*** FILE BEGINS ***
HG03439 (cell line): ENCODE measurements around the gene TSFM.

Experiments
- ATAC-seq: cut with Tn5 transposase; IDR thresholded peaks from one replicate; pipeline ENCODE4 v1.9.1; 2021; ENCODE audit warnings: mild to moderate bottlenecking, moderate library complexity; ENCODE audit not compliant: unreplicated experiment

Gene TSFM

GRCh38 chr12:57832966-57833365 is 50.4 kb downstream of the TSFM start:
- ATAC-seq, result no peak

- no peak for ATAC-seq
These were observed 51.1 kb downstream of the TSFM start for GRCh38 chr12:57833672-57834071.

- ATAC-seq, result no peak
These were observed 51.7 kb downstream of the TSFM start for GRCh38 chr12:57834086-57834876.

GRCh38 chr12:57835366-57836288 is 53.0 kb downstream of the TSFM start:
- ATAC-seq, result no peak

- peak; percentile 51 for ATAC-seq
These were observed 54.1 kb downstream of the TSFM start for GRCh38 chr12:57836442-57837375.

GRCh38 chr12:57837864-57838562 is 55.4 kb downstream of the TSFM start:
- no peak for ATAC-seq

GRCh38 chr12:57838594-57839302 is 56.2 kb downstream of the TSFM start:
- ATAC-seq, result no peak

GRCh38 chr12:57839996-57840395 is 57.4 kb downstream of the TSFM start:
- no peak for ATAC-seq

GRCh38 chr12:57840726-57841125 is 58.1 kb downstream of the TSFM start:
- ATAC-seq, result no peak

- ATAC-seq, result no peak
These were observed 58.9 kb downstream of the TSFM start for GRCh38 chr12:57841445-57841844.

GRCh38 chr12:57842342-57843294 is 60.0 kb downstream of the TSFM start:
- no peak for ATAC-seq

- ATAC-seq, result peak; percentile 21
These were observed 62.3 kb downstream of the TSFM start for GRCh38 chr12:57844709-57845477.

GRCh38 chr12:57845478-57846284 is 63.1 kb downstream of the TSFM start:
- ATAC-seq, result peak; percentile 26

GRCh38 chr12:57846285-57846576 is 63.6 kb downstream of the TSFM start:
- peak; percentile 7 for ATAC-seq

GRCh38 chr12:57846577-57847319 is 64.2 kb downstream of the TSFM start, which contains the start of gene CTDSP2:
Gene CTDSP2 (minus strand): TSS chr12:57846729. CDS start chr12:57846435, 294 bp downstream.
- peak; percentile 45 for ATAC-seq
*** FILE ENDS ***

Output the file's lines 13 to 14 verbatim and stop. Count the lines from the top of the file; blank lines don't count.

- peak; percentile 51 for ATAC-seq
These were observed 54.1 kb downstream of the TSFM start for GRCh38 chr12:57836442-57837375.